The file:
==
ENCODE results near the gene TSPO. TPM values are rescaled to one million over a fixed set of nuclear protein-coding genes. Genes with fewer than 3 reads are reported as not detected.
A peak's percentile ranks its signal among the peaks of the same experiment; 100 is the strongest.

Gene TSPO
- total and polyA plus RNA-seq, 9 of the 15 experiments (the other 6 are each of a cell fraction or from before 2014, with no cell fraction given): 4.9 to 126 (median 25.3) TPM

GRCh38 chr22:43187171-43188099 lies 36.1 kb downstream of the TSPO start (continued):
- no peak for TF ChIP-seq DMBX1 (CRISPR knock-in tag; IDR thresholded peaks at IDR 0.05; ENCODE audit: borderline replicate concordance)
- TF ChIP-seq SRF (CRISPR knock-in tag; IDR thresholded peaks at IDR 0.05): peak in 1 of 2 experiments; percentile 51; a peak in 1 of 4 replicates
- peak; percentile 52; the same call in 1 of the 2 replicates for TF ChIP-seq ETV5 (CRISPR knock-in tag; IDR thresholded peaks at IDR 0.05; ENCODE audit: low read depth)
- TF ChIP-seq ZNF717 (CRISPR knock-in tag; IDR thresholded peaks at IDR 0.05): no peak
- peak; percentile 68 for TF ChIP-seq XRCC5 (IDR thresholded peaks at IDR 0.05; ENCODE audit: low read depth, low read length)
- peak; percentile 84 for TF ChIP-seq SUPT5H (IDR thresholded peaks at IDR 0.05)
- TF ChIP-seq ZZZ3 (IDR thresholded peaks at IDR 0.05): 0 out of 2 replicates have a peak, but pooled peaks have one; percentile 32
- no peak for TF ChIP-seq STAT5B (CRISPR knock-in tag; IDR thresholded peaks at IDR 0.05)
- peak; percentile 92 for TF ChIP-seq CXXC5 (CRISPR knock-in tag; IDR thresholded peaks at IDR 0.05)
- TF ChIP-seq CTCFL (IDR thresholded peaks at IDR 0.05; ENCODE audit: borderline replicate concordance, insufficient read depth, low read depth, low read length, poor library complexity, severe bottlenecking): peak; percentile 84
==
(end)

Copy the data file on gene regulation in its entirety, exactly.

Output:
ENCODE results near the gene TSPO. TPM values are rescaled to one million over a fixed set of nuclear protein-coding genes. Genes with fewer than 3 reads are reported as not detected.
A peak's percentile ranks its signal among the peaks of the same experiment; 100 is the strongest.

Gene TSPO
- total and polyA plus RNA-seq, 9 of the 15 experiments (the other 6 are each of a cell fraction or from before 2014, with no cell fraction given): 4.9 to 126 (median 25.3) TPM

GRCh38 chr22:43187171-43188099 lies 36.1 kb downstream of the TSPO start (continued):
- no peak for TF ChIP-seq DMBX1 (CRISPR knock-in tag; IDR thresholded peaks at IDR 0.05; ENCODE audit: borderline replicate concordance)
- TF ChIP-seq SRF (CRISPR knock-in tag; IDR thresholded peaks at IDR 0.05): peak in 1 of 2 experiments; percentile 51; a peak in 1 of 4 replicates
- peak; percentile 52; the same call in 1 of the 2 replicates for TF ChIP-seq ETV5 (CRISPR knock-in tag; IDR thresholded peaks at IDR 0.05; ENCODE audit: low read depth)
- TF ChIP-seq ZNF717 (CRISPR knock-in tag; IDR thresholded peaks at IDR 0.05): no peak
- peak; percentile 68 for TF ChIP-seq XRCC5 (IDR thresholded peaks at IDR 0.05; ENCODE audit: low read depth, low read length)
- peak; percentile 84 for TF ChIP-seq SUPT5H (IDR thresholded peaks at IDR 0.05)
- TF ChIP-seq ZZZ3 (IDR thresholded peaks at IDR 0.05): 0 out of 2 replicates have a peak, but pooled peaks have one; percentile 32
- no peak for TF ChIP-seq STAT5B (CRISPR knock-in tag; IDR thresholded peaks at IDR 0.05)
- peak; percentile 92 for TF ChIP-seq CXXC5 (CRISPR knock-in tag; IDR thresholded peaks at IDR 0.05)
- TF ChIP-seq CTCFL (IDR thresholded peaks at IDR 0.05; ENCODE audit: borderline replicate concordance, insufficient read depth, low read depth, low read length, poor library complexity, severe bottlenecking): peak; percentile 84